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See The Webb Telescope’s Jaw-Dropping New Images Of Uranus, Its Rings And Moons After 19-Year Wait

This zoomed-in image of Uranus was captured by Webb’s Near-Infrared Camera (NIRCam)

 The James Webb Space Telescope (JWST) has become only the third telescope to ever image the seventh planet’s faint rings.

In a 12-minute exposure image taken in February 2023—and a follow-up to a similar image of Neptune published almost exactly a year ago when JWST was being tested—it’s possible to see the gas giant planet’s rings, bright features in the planet’s atmosphere and (in the wider images, below) many of its moons.

Only NASA’s Voyager 2 spacecraft, in 1986, and the Keck Observatory, in 2004, have ever been able to image the rings of Uranus. Voyager 2’s visit gave humanity its only close-up images of Uranus and discovered 10 new moons

Uranus takes 84 years to orbit the Sun but rotates on its side, so for up to half a year (equal to 42 Earth years) large parts of one hemisphere are completely hidden from sunlight.

Uranus has five moons that may be “ocean worlds,” which could host life. In 1986, Voyager 2 discovered some evidence that the innermost and largest moons—Miranda, Ariel, Umbriel, Titania, and Oberon—may host subsurface oceans. They also have geologically young-looking surfaces that are free of ancient craters, which suggests that they’re geologically active.

Here’s a wider, annotated version of JWST’s image new that shows the Uranian system, including the planet itself and six of its moons (as well as some background galaxies):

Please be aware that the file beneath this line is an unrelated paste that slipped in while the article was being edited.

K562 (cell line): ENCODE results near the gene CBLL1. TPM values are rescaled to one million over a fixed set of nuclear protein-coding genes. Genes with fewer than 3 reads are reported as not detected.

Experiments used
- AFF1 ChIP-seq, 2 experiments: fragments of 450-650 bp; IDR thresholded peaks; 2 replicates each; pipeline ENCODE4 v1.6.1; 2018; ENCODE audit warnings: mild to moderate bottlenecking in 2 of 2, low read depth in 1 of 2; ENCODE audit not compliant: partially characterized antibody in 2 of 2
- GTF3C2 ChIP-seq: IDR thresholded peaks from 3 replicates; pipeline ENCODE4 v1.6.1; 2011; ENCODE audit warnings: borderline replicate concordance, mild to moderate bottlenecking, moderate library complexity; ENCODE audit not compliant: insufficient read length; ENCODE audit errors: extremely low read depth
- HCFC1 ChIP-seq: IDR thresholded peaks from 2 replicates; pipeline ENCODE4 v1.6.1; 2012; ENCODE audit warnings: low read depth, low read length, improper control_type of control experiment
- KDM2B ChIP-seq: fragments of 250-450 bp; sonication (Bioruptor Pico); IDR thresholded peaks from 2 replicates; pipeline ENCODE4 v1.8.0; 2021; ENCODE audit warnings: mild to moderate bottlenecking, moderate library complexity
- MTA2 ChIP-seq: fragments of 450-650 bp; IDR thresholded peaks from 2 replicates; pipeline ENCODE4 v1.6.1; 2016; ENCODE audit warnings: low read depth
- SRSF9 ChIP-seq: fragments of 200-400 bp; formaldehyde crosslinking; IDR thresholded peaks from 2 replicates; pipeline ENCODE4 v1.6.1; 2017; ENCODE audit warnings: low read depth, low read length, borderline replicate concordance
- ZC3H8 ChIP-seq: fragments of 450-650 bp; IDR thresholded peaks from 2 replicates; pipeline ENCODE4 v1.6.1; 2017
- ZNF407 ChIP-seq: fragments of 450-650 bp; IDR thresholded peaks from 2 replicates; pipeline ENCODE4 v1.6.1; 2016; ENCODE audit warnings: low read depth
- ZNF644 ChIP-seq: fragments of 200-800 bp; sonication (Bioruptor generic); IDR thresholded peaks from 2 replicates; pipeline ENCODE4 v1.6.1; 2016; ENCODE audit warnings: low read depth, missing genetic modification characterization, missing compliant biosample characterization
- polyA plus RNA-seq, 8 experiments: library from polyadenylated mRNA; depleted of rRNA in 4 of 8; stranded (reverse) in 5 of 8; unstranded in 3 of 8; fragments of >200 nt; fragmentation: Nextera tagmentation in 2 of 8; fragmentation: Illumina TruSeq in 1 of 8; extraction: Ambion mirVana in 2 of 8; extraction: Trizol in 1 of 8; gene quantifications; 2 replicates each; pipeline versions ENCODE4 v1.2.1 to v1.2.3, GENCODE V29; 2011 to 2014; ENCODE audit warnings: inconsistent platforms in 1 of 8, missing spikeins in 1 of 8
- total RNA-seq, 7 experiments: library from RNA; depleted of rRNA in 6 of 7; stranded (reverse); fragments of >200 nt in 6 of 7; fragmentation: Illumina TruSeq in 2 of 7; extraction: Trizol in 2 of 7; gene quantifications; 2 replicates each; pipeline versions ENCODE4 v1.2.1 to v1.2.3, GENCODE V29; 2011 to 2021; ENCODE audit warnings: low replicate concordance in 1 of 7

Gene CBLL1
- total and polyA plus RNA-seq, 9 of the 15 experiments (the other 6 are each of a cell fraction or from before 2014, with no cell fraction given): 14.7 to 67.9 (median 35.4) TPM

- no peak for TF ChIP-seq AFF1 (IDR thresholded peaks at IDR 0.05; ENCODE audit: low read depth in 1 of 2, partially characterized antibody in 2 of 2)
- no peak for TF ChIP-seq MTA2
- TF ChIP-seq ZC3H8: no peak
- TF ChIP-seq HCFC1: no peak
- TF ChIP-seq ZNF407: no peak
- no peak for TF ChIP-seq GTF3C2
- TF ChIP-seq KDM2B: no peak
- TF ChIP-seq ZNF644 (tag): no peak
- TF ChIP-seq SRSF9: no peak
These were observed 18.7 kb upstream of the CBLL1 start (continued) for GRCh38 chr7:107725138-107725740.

This wider view of the Uranian system with Webb’s NIRCam instrument features the planet Uranus as ... [+]SCIENCE: NASA, ESA, CSA, STSCI IMAGE PROCESSING: JOSEPH DEPASQUALE (STSCI)

This wider view of the Uranian system with Webb’s NIRCam instrument features the planet Uranus as well as six of its 27 known moons (most of which are too small and faint to be seen in this short exposure). A handful of background objects, including many galaxies, are also seen. 

JWST has more work to do at Uranus. The “Moons of Uranus” project is underway that will use 21 hours on JWST to study Ariel, Umbriel, Titania, and Oberon and look for traces of ammonia, organic molecules, carbon dioxide ice, and water.

The giant planet is also the only place in the solar system where moons that have always been there orbit an ice giant (Neptune’s moon Triton is an interloper, effectively a Pluto-like dwarf planet that was captured by the giant planet’s gravity).


That’s important because a lot of exoplanet systems include Uranus-like worlds.

Reference: ArXiv

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